In company with fellow ex-F1 team-mates Anthony Davidson and Alex Wurz, Marc Gené was in arguably the quickest car in the 2010 Le Mans 24 Hours, but like the other three ultra-fast but equally fragile Peugeots, the 908 HDi FAP the Spaniard was driving agonisingly failed to go the distance. Still, he insists, they'll be back!
Having led early on, the defending race-winning #1 entry was delayed by alternator woes as night set in on the Saturday at La Sarthe, but thanks to relentless commitment and searing pace from the trio behind the wheel, the car was back on the podium, within touching distance of the second-placed #8 Audi and less than a lap behind the leading #9 machine when a terminal engine failure suddenly and agonisingly brought an entirely 'unexpected' end to their charge with less than three hours to go.
What might have been achievable – and Davidson suggests victory was still potentially on the cards [see separate story – click here
] – is of course now wholly academic, and Gené admits that if the engine blowing was a surprise, then on the flipside, the sheer raw speed advantage Peugeot had over its rivals was encouraging indeed looking ahead.
“I don't think so,” the former Williams and Minardi ace told Crash.net Radio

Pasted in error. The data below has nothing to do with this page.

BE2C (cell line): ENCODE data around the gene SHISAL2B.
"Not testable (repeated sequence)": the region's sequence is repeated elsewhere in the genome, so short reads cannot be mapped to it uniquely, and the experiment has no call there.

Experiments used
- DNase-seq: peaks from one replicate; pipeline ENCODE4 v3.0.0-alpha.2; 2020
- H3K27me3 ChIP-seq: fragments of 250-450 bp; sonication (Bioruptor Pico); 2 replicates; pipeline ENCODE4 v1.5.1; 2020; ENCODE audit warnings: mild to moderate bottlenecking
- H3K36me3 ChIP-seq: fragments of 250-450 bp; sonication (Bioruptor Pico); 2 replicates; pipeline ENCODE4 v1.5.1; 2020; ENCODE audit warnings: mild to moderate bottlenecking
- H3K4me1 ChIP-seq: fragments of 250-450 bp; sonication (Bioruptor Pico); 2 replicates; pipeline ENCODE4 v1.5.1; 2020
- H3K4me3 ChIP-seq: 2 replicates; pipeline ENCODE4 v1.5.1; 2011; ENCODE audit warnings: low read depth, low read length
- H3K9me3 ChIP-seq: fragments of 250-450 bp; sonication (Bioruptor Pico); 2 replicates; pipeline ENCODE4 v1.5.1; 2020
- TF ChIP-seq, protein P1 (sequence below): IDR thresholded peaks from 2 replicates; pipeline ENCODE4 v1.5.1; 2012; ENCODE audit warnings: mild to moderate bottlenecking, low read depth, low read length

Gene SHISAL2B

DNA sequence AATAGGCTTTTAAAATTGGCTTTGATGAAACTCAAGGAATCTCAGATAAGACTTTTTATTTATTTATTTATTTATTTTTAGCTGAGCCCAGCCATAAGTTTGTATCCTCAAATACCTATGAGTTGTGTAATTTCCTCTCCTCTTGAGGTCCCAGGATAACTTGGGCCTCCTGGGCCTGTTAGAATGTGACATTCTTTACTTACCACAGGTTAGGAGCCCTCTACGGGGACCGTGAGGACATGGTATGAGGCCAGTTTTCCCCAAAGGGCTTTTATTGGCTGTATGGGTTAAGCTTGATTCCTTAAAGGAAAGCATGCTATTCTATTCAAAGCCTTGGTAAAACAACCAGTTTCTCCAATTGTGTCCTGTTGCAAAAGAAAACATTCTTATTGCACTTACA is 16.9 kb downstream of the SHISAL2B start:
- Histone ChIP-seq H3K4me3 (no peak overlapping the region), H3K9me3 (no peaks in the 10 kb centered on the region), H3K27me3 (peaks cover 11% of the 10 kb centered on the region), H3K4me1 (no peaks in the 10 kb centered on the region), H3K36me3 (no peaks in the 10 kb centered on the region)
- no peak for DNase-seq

, when asked if driving flat-out for so long might have contributed to the eventual retirement. “Cars are designed to be driven to the limit. Whenever we do a test, we always go to the limit and in testing it's always gone okay. It was just a part that had a problem, whether it was [down to] the supplier or whatever.
“I drove the car as fast as I had driven it in every other session and at Sebring, and we'd never had that problem before. We were maybe expecting the Audi to be quicker than us, or...I don't know – anything but having four cars out, three with the same problem, but it happens.
“Second place no doubt was possible, and it would have been very close for first. It's a shame, because it would have been so nice to come back from three laps down and make it or almost make it, but the team and the three drivers did a very good job and that's what I went home with – how competitive we were.
“The car was super-quick – we never would have expected to be so much quicker than our opposition – but in this race being quick is just one of the important factors. We'll learn from what happened and we want to work hard and be more prepared for 2011. The 908 won't be valid anymore next year because the rules are changing, but at least we know we had a very quick car and we're definitely coming back – and stronger.”
TO LISTEN TO THE INTERVIEW IN FULL: CLICK HERE